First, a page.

The Internet of Things crossed our radar back in 2001, at O’Reilly’s first Foo Camp. It was an interesting idea: we wondered what would be possible if we could assign an IP address to every physical object. Back then, we were skeptical: who cares? Why would I want my shoes to have an IP address? That question is still useful, but the answers we’re getting now are much different. In 2001, networked shoes sounded like gratuitous geekery, but in 2014, in the context of the Quantified Self, network-enabled shoes that log your every step make complete sense. At the same time, the conversation has moved beyond easy-to-lampoon examples like connected refrigerators and has come to include important industrial and commercial applications for connected devices: jet engines, power plants, cars. In this context, the Internet of Things promises to make the world dramatically more efficient, safer, and more accessible.
Networking is hardly a new technology. Some industrial controls and building systems have had various kinds of network connectivity since the mainframe era, and local networks inside passenger cars have been commonplace since the 1980s. Remote supervisory control of utility assets is a basic safety feature. What makes networking in 2014 different is 20 or 30 years of Internet history: we understand how to build standard protocols, from the lowest layer of the hardware up through the applications themselves. We understand how to make devices from different manufacturers interoperate.
This ubiquitous connectivity is meeting the era of data. Since working with large quantities of data became dramatically cheaper and easier a few years ago, everything that touches software has become instrumented and optimized. Finance, advertising, retail, logistics, academia, and practically every other discipline has sought to measure, model, and tweak its way to efficiency. Software can ingest data from lots of inputs, interpret it, and then issue commands in real time.
That intelligence is coming to the physical world now. Software in the cloud, operating above the level of a single machine, can correspond with millions of physical devices—retrieving data from them, interpreting that data in a global context, and controlling them in real time. The result is a fluid system of hardware and software.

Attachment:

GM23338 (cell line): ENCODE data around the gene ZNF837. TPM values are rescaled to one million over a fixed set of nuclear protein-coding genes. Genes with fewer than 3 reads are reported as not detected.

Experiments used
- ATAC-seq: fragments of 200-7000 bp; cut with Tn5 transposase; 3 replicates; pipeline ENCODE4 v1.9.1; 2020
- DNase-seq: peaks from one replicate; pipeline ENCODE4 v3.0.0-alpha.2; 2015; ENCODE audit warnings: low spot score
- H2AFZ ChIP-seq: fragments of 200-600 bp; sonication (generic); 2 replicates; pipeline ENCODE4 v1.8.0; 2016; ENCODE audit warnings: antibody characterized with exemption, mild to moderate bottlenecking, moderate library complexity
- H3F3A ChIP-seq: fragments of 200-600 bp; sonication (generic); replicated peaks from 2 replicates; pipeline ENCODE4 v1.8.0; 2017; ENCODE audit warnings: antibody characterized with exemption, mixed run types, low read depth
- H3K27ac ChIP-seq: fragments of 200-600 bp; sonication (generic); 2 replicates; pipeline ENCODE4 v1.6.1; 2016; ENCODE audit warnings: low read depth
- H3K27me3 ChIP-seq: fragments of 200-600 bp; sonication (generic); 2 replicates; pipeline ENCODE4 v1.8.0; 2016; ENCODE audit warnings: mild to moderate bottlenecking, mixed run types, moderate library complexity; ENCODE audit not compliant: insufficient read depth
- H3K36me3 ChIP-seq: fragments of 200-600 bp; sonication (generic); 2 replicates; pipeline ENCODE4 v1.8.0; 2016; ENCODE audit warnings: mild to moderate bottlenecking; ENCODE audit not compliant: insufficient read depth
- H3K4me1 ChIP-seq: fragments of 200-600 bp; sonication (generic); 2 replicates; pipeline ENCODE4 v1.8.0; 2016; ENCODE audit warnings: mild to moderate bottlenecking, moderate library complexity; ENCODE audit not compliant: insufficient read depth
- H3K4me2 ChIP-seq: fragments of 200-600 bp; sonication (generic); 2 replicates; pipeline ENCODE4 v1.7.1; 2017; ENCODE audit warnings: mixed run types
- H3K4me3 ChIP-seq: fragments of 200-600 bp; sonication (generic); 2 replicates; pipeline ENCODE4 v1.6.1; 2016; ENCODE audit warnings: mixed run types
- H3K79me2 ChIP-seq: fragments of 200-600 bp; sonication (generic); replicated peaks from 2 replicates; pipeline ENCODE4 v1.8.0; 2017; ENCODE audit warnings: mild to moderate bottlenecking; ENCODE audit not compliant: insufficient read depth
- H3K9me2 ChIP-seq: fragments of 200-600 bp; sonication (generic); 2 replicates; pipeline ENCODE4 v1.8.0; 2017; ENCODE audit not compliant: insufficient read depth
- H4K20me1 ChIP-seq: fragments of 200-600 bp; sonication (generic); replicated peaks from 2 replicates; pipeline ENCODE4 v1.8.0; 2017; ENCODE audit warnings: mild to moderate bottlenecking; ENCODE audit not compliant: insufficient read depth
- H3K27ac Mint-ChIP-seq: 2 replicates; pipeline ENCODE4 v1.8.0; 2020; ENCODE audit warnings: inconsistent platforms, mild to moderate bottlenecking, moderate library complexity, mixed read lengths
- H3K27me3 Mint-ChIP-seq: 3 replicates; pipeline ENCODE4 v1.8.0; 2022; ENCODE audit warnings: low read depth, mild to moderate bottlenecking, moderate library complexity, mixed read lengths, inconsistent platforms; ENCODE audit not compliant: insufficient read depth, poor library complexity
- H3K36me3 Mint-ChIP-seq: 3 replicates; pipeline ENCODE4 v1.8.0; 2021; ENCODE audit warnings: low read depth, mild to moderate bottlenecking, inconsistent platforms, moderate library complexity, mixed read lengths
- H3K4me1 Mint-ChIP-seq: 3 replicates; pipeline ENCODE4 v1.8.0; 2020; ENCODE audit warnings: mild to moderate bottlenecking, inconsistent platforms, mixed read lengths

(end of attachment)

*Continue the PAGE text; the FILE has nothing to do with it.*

Now let’s add something else to the mix: the “new manufacturing.” In the past few years, we’ve seen major changes in how manufacturing works—everywhere from huge Shenzhen factories to local distributed manufacturing that uses 3D printers, laser cutters, and CNC machine tools. While offshore manufacturing is associated most closely with Foxconn and Apple, many companies provide manufacturing services that can be used (with care) by the smallest of startups. Small-scale CNC technologies make low-cost prototyping possible, and in the future, may bring manufacturing into the home.
Like software, hardware must be carefully designed, developed, and deployed—but we call deployment manufacturing. Software and hardware are merging into a single fluid discipline, with a single development process that encompasses both software and hardware. Few people need deep, low-level understanding of every module (just as few people need deep, low-level understanding of every software technology), but many people will soon need some integrated understanding of both hardware and software.
As we set out to define a program that encompasses the fusion of hardware and software, we recognized eight key concepts that are present in just about every interesting hardware project, from mobile accessories to airliners. We describe them in the following meme map and in the body of our paper.